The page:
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Beth Meacham, David Brin

The Picture of Dorian Gray

The Picture of Dorian Gray - Oscar Wilde, Jeffrey Eugenides
“He was always late on principle, his principle being that punctuality is the thief of time.”

"We praise the banker that we may overdraw our account, and find good qualities in the highwayman in the hope that he may spare our pockets. I mean everything that I have said. I have the greatest contempt for optimism. As for a spoiled life, no life is spoiled but one whose growth is arrested. If you want to mar a nature, you have merely to reform it."
Words to live by. LOL! This is surely the most quotable book I have ever read. I only chose the above quotes for a good giggle, there are many more pithy or profound ones in this novel. Besides being the most quotable book it is also one of the most misrepresented by pop culture. The movie adaptations tend to focus on the horror aspect of the book as if Wilde was a precursor to Lovecraft or something. The Picture of Dorian Gray is a more cerebral and allegorical than Hollywood would have you believe.

As with most classics I picked an audiobook version and where possible I opt for the free Librivox version over the commercial Audible one. I only require that the books are reasonably well read; this happens to be one of the good ones which I can recommend with a couple of minor reservations (more on that later). What I did not realize though is that Oscar Wilde wrote two editions of this book. The original was first published in 1890, and the considerably longer (and less overtly “gay”) 1891 edition followed in response to less than enthusiastic critics’ reviews. Any way, this Librivox version is of the original edition consisting of a mere 13 chapters instead of 20.

From the first few pages I was bowled over by the barrage of witticisms from Lord Henry Wotton who seems to have outrageous views on just about everything, and he can talk the hind legs off a donkey. Every “willful paradox” that comes out of his mouth is a gem. The first chapter alone is worth the price of the book (it’s free in Guttenberg e-book format any way). Oscar Wilde is famous for his wit and this book provides ample evidence, he did not so much write as orchestrated the language to create a work of art. The initial hilarity at the beginning of the book soon gives way to a much darker story and eventually culminates in a horrifying climax.

The central characters, like everything else in this book, are very well written. The artist Basil Hallward is decent, honest and kind (not to mention probably gay), the eponymous Dorian starts off as a naïve young gentleman and fairly quickly morphs into an infamous cad. As for the amazing Lord Henry, unfortunately for Dorian he is the sort of man who likes to talk people into committing all kinds of debauchery but never does it himself, as poor Basil points out early in the book.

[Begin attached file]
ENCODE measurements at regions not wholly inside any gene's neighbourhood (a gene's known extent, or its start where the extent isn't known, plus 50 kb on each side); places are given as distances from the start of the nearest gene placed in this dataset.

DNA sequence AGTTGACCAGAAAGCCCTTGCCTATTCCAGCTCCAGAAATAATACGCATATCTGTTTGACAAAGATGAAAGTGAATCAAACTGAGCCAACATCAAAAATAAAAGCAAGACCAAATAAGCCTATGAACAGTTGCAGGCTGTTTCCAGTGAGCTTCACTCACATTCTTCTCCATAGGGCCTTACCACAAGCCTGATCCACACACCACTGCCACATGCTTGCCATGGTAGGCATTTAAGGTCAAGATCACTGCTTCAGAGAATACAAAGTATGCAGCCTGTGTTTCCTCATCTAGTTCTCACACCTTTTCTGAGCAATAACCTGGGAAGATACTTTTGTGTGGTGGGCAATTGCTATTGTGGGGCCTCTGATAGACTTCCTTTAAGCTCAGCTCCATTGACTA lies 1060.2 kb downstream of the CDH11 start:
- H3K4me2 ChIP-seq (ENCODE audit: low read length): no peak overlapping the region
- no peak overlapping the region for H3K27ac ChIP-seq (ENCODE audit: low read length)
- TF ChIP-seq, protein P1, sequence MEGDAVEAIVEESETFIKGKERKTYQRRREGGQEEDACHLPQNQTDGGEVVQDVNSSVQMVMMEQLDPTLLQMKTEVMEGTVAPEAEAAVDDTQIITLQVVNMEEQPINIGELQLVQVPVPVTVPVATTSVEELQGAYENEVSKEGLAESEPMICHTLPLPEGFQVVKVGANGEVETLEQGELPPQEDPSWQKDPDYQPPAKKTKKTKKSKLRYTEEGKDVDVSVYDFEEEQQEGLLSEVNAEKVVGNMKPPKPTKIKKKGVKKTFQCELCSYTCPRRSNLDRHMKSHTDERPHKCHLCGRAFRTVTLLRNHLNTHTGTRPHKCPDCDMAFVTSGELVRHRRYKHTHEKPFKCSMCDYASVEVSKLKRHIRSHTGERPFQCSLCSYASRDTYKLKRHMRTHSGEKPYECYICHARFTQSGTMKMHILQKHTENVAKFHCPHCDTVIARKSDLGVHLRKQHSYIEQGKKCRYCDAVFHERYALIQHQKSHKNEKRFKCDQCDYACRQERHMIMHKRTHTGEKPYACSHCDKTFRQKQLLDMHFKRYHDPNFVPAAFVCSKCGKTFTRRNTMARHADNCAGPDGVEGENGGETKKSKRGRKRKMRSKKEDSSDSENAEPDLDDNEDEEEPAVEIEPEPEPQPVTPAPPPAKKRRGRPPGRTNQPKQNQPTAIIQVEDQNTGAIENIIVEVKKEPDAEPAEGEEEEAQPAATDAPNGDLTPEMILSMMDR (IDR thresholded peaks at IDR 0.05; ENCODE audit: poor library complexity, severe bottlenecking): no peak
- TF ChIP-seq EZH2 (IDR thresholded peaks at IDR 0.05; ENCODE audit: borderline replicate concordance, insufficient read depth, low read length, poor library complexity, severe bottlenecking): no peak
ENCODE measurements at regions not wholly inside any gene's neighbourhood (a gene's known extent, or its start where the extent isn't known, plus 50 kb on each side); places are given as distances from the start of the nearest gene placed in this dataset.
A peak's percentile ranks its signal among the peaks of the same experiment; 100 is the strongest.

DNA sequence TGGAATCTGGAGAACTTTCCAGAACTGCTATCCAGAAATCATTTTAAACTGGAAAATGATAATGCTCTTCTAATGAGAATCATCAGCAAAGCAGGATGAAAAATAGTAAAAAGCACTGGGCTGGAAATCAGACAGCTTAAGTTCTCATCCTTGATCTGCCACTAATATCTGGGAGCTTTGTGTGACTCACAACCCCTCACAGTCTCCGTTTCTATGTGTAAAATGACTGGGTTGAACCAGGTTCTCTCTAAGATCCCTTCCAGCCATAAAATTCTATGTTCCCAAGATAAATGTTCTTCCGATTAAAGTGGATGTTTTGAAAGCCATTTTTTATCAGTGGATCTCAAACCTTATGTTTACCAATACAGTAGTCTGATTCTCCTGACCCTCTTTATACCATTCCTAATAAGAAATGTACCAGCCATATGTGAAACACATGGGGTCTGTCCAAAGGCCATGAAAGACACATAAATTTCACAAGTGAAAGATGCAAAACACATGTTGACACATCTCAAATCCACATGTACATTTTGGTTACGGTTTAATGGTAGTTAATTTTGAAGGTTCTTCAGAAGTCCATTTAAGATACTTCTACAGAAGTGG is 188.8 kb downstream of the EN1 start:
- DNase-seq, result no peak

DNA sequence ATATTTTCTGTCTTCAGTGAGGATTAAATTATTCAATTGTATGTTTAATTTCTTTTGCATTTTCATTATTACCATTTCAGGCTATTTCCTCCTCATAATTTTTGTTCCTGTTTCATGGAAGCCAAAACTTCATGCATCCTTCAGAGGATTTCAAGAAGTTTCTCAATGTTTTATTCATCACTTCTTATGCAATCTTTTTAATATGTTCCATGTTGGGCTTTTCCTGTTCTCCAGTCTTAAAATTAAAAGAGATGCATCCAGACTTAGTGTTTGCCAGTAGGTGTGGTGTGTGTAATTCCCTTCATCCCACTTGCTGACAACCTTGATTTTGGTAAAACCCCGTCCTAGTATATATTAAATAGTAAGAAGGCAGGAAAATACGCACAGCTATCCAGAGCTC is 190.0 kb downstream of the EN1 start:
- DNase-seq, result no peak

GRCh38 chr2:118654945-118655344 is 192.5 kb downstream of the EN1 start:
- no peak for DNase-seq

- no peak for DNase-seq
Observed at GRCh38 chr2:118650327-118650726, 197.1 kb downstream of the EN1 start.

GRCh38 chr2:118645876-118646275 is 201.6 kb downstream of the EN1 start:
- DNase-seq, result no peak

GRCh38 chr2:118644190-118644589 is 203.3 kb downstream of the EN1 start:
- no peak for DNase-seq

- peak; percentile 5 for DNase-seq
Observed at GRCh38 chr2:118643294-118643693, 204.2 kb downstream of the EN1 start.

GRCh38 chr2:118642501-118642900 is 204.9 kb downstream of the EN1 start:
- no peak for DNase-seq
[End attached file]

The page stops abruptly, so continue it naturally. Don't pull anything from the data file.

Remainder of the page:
I first read this book many years ago I remember liking the first few chapters very well but somehow when I first signed up to Goodreads I rated it at 3 stars as I was adding books to my bookshelf for the first time. For life of me I could not remember what the problem was. Well, I do now that I have just reread it. In spite of being extremely witty and hilarious at times this is not an entirely easy read; not because of the descent in tone into grimness, I don’t mind that at all. As it turned out the issue is only one chapter. If not for this very odd chapter the novel is actually quite easy to read.

I am talking about the lengthy Chapter 9 (1890 edition) which is Chapter 11 in the second edition (1891). This chapter takes place after Dorian has decided to adopt a hedonistic life style and reinvents himself as a very bad boy (but oh so elegant and well coiffed) under the wicked influence of Lord Henry. Almost the entire chapter is tangential to the story and consists of Wilde’s rumination on jewelry, embroidery, art and beauty etc. I dozed off a bit during this chapter (50 minutes narration, I am not sure what the page count is, 30 at least). I think Wilde should have placed it as an appendix, in fact after finishing the book I went back to read this particular chapter just to make sure I didn’t miss anything. There is a little plot in there somewhere but you have to stay awake the entire time not to miss it.

This audiobook version I just reviewed is read very nicely by John Gonzalez. My only reservations are that the book is set in England and all the characters are English while Mr. Gonzalez is an American, still, better a book well read in American accent than badly read by an Englishman. My other reservation is that there is a little bit of hiss in the background.

In any case this is a fantastic book and I will have to read the second edition before too long.

Notes: Free audiobook editions:
Link to the 1890 edition read by John Gonzalez.
Link to the 1891 edition read by Bob Neufeld.

For a hilariously unconventional review I recommend taking a gander at this Thug Notes review on Youtube.
"My man Wilde had to rewrite the book coz them publishers weren't chillin' on the bro on bro action!".
(Paraphrased from memory)